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Report of the Executive of SFURA regarding cessation of dial-up access
19 February 2008
On 26 Jan. 2008, Jim Cranston informed the SFU community that on 31 March
2008, as a cost-cutting measure, the dial-up service (via telephone
modems) to the SFU computer network would be discontinued. (Archived at
Some of you have expressed concern about the cessation of free dial-up
The Executive of the Association, on your behalf, has been looking into
the matter and discussing it with the principals concerned, both within
our membership and within the Administration. Our Report to the
Membership is as follows.
First of all, all e-mail addresses at SFU, e.g.
will remain exactly as they have been. You will not need to inform
any of your email correspondents of a change-of-address.
All that will be changed is the means of access, from off-campus, to the
University?s computer network (which includes the email utilities).
For the last several years (and up until 31 March of this year), you have
been (/will be) able to access (?tap into?) the SFU network either (i) by
dial-up telephone service (using a modem installed within or connected to
your off-campus computer) or (ii) through the services of an Internet
Service Provider (ISP) using telephone wires or a (high-speed) coaxial
cable. In the latter case most of you have bought a ?package?
(?bundle?) of services (local phone, long distance phone, analog TV,
digital TV, AM-FM, Internet, etc.) from a variety of providers (Telus,
With the discontinuation of the dial-up modem service, persons using that
means of access will have to purchase access through an Internet Service
Provider. The SFURA Executive cannot recommend any particular ISP,
but a search in Google will turn up a number of providers operating in
the lower mainland whose prices range from less than $10/month upwards to
some tens-of-dollars per month. Enter
+ ?Internet Service Provider?
[with the quotation marks] into Google.
Some of you have submitted a number of arguments as to why dial-up
service should be maintained. We would like to address some of your
One argument has been that retirees are ?entitled? to this service, or,
that it has been ?promised? or ?pledged? to the retirees. The
Executive can find nothing in our minutes, records, or correspondence
that sanctions this belief. To the best of our (collective)
knowledge, there simply is no such understanding between this Association
and the University Administration.
To be sure, the retirees have enjoyed free dial-up service (within
certain restrictions) to the University?s network. But this has
been a privilege, not a right. And inasmuch as it has been a
privilege (like our being able to use the Library; occasional, limited,
free parking in the Parkade; supplemental financial assistance from the
President; the use of office space; the use of the Halpren Centre; etc.),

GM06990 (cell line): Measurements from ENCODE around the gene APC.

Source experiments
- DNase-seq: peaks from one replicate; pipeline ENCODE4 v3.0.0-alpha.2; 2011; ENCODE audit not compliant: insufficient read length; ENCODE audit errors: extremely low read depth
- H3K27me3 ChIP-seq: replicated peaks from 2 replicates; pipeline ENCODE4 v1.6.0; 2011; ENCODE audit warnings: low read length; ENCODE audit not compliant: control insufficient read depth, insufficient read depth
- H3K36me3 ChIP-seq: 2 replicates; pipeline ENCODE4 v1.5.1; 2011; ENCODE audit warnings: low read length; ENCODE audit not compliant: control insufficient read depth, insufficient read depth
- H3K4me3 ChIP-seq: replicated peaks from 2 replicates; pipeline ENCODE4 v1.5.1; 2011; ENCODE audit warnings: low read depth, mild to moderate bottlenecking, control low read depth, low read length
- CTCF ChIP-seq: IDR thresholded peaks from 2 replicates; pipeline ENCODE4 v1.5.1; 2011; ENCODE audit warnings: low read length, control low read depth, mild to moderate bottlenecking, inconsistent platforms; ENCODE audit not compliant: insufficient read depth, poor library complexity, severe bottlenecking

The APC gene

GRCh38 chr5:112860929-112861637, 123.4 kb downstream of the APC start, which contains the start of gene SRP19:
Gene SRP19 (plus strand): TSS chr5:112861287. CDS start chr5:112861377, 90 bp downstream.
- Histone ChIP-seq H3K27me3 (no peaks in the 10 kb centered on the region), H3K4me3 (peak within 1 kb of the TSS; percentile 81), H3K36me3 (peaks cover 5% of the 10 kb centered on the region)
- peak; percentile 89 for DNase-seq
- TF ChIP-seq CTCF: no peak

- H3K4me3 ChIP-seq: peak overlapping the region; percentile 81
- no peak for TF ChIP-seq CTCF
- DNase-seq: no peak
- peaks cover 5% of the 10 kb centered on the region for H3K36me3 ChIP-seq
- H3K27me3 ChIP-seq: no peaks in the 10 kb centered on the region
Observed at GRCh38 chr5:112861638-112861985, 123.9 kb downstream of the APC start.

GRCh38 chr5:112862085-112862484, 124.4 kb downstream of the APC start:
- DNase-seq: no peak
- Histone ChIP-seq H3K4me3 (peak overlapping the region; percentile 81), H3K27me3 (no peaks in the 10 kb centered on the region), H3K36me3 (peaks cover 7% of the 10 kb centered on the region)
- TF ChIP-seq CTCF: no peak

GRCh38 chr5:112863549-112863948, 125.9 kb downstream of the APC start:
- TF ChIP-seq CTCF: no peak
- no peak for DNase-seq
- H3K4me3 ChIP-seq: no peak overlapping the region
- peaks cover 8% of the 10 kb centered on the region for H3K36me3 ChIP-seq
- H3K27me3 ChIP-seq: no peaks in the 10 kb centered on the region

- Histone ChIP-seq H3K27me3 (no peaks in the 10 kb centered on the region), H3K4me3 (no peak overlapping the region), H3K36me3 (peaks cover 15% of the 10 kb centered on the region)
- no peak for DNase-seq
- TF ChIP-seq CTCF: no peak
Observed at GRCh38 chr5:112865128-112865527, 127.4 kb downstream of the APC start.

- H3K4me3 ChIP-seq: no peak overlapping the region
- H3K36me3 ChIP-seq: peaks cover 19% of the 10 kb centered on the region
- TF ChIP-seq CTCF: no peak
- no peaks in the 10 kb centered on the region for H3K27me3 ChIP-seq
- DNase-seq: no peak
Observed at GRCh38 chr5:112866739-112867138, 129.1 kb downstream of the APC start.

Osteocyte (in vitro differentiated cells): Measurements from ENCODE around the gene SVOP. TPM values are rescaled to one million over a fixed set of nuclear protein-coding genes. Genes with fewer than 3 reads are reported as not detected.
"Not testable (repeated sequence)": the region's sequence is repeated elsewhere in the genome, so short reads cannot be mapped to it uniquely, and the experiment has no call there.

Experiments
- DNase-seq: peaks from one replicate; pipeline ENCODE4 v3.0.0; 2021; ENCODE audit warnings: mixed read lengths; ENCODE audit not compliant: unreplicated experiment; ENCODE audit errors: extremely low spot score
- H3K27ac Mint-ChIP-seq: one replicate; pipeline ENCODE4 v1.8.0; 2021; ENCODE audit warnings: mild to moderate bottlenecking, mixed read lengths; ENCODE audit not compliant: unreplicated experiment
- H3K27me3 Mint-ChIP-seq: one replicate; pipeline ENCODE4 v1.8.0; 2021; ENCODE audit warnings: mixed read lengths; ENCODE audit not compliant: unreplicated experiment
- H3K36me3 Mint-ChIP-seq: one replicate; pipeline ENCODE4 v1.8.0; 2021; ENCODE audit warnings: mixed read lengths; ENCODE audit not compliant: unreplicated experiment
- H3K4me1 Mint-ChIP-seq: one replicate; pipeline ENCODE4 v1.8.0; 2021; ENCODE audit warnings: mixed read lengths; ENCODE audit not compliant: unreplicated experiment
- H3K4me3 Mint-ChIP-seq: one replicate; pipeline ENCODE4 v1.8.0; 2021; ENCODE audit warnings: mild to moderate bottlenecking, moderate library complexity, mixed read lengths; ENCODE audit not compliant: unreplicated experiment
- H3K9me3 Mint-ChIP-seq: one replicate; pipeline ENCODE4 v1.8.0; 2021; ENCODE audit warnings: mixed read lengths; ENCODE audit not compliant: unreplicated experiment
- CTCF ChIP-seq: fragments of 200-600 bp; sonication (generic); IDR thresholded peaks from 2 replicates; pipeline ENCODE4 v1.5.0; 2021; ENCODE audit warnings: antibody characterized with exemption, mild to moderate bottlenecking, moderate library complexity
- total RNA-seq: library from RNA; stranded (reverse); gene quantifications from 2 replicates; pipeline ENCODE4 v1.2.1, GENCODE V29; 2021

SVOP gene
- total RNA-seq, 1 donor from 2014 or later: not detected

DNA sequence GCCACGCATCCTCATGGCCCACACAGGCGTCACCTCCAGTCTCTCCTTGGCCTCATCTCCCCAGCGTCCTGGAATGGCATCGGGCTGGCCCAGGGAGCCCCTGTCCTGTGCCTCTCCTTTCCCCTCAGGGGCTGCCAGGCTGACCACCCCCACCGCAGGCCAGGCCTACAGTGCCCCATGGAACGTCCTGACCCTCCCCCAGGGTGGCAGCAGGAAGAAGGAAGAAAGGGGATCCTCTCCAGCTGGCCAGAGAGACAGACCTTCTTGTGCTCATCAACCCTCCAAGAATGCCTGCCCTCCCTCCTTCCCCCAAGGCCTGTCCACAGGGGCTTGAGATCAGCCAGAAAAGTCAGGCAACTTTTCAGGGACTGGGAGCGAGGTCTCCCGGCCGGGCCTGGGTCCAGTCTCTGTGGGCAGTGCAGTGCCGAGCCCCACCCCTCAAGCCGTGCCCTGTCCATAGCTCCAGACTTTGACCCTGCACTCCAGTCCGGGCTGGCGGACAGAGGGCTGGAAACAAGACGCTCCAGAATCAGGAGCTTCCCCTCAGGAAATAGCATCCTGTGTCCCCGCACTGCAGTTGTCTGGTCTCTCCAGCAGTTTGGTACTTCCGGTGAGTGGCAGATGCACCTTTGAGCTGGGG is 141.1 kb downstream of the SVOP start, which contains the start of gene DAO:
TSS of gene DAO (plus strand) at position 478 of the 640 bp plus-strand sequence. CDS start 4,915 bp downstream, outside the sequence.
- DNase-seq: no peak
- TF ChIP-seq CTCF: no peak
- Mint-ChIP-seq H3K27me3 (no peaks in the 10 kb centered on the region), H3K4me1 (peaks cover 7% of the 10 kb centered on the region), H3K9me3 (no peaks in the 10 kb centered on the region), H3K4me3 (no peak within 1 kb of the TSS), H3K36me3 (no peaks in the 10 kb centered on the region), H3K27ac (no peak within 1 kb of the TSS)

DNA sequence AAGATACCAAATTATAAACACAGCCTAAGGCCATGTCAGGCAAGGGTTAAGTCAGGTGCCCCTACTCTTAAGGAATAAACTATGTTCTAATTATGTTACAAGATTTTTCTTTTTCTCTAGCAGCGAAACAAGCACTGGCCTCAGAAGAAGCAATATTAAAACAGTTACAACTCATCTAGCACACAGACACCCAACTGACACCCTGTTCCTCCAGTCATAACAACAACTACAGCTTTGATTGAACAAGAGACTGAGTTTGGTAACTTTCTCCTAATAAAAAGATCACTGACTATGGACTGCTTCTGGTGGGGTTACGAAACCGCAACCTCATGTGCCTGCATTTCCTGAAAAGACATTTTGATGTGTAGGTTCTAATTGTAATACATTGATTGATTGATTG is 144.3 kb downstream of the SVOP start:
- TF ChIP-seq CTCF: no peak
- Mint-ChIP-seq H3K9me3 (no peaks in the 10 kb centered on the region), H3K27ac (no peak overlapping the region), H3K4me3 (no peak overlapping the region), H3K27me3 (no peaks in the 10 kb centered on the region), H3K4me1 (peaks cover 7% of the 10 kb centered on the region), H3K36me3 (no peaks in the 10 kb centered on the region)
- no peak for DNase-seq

we must understand and agree to the occasional modification, and even
withdrawal, of some of these privileges. In short, privileges are
not rights or entitlements.
Back in 1993-6 a fairly protracted and intense dispute broke out between
SFU employees and the SFU Administration over the Administration?s
proposal to charge its employees for dial-up service to the
University. The employees? protest/argument at that time was that,
in effect, the Administration was proposing to charge its employees to
do their work. It was seen by the employees, and eventually the
Administration, that dial-up services for employees should be viewed akin
to providing employees with office space, photocopying, duplicating
services, telephones, email, etc. -- viz. the shared tools needed to do
But the foregoing argument that employees need free dial-up access
to the University?s network does not apply to retirees.
Retirees, typically (there are a tiny number of exceptions), are not
using their dial-up connections to conduct the business of the
University. And those few who are still working for the University
or are conducting research almost invariably are not relying on low-speed
modems; they are using high-speed access provided by commercial
If there are, in fact, any retirees who are continuing to work for
the University in some formal, recognized manner, we suggest that they
negotiate with their Units/Faculties/Departments/etc. to fund a purchased
connection from a commercial ISP. And if there are any retirees who
are conducting (parts of their) research via dial-up services to the
University (we certainly have not learned of any such persons), we
suggest that they use a modest portion of their research grants, or
assistance from their publishers, etc., to fund a purchased connection
from a commercial ISP.
At its meeting of 14 February 2008, the Executive Board of the SFU
Retirees Association voted unanimously to take no further action
on the matter of the pending cessation of dial-up services at
If you need help making the transition
Some of you may need some technical help in making the transition to
using a commercial Internet Service Provider. Generally, ISPs offer
help to new customers -- that should be your first recourse.
But if you find that you are still ?at sea? (so to speak), contact the
Executive of SFURA (email@example.com), tell us a bit about the
nature of the difficulty you are having, and we will try to match you
with a person who will likely be able to help you. Finally, Jim
Cranston (firstname.lastname@example.org) in a recent letter to the Executive Board
has written ?I and my staff would be more than happy to assist with this
Norman Swartz, President
on behalf of the Executive Board